Blonde Compassion - Free

Sat 13th – Sat 27th August 2011


Jade Symons

at 10:50 on 28th Aug 2011



As I was running down the road to Princes Mall, out of the corner of my eye I spotted a woman, on a yoga mat, in the middle of the street, in her underwear. “Strange”, I thought to myself, and carried on to the venue of “Blonde Compassion”. However, when the lights came up and the protagonist (played by Mahny Djahanguiri) bounced onstage, with a gratingly cheerful and brash American accent, it became clear that I’d not seen the last of the strange woman - or of her underwear.

In fact, after an hour of the actress performing mind-boggling yoga moves barely three feet away from me (still wearing the aforementioned underwear - and often a pair of high heels for good measure), I felt as though I was more familiar with her body than my own.

Endless expanses of insanely flexible, naked flesh aside, the piece was actually quite funny in places, even without the inevitable laughs which come hand in hand with onstage nudity. Both Mahny and her many-faced onstage companion, Nicholas Rutherford (who should get some kind of award for the world’s fastest costume changes - and for the world’s most hideously disgusting mullet wig), were brimming with energy, for the whole hour.

The script, regrettably, was not quite consistent and coherent enough to make the performance thoroughly enjoyable - there was a random attempted suicide halfway through, and an equally random spray-paint attack, neither of which were ever really discussed by the characters. Also, the male characters weren’t developed enough over the course of the story. Whatever the message of the piece was supposed to be, the outcome was a somewhat garbled plea for us all to embrace life (I think).

The faults of the script, however, did not detract from the performances by the actors, who tried their hardest to entertain and amuse the audience - and I have to say, they often succeeded.

The insufficient nature of the script means that I don’t feel I can award this piece more stars, but the quality of the acting was very high - particularly in the case of Mahny Djahanguiri.


Julia Chapman

at 12:07 on 28th Aug 2011



I am of the belief that everyone should try yoga. Similarly, Mahny Djanhanguiri’s quirky black comedy Blonde Compassion is worth trying, however I can promise no such similar results. Djanhanguiri plays a clichéd shrill, materialistic American woman named Shri-Shri who brings her eight-step enlightenment program to the UK, only to find that she has more than eight steps to another borough of London, never mind spiritual insight.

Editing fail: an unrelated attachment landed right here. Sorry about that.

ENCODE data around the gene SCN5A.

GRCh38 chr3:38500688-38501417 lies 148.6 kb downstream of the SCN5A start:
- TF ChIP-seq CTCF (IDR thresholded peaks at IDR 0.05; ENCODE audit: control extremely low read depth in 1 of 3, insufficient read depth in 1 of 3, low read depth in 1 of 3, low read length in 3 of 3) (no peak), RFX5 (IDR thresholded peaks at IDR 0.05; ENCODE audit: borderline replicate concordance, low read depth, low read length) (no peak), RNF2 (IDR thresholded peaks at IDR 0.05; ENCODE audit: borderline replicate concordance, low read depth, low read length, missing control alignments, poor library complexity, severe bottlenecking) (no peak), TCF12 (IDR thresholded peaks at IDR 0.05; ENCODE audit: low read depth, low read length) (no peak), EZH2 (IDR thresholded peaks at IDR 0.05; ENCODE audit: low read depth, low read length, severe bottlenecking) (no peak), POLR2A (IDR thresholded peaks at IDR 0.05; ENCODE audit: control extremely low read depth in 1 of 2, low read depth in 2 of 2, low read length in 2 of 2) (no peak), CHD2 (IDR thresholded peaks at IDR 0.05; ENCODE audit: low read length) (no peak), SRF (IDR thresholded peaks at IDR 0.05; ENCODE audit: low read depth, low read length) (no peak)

To a certain extent, Djanhanguiri was conscious of her own absurdity as she pranced around the stage scantily clad and obnoxiously shrieked greetings at the audience, however at times she just went over the top. Shri-Shri struggles against low class numbers and an angry gym manager in her attempts to enlighten the Brits, all whilst coveting Balenciaga handbags and fraudulently tricking her students into giving her money. Struggling to make her mark on the UK yoga business, she stumbles over her own shallowness and finds karma too formidable an opponent to get away with her ludicrousness.

Oddly enough Blonde Compassion is not a one-woman show, though it easily could have been. Nicholas Rutherford played multiple characters, which at times was handled too clumsily not to confuse. Playing Freddie, a love interest that Shri-Shri meets whilst hyperventilating on the tube, Rutherford’s understated sweetness stole the show and gave enlightened food for thought to both the audience and his new friend.

Freddie grappled for humanity in a world where people stare straight ahead on tube and go to great lengths to avoid those around them. While his more enlightened worldview certainly had merit, the paradox of the yoga teacher with the eight-step enlightenment program being outrageously unenlightened was too unsubtly unfolded.

Blonde Compassion was as sunny as the Salutations until it took an unexpectedly dark turn. When Shri-Shri is mugged and emerges onstage covered in blood, a sinister secret is revealed that is highly unforeseen. This seemed incredibly anachronistic and required more of a lead-up. Dramatically speaking, the plot lacked development, although the premise itself had promise. The frequency of scene-changes was also very frustrating.

Djanhanguiri had a good grasp of humour when she would speak to her imaginary class members while actually addressing members of the audience. Shri-Shri’s performance of yoga postures showed off her incredible flexibility without being a boring yoga demonstration, and her tantric flows were very funny. Her acting was incredibly natural and she had a wonderfully charismatic stage presence, which carried the show and compensated for a lack of a well-written script.

Blonde Compassion is a little too ridiculous but is nevertheless entertaining and even touching at times. With a lack of grip on reality, Shri-Shri takes her audience on an unusual yoga adventure, just not quite all the way to enlightenment.


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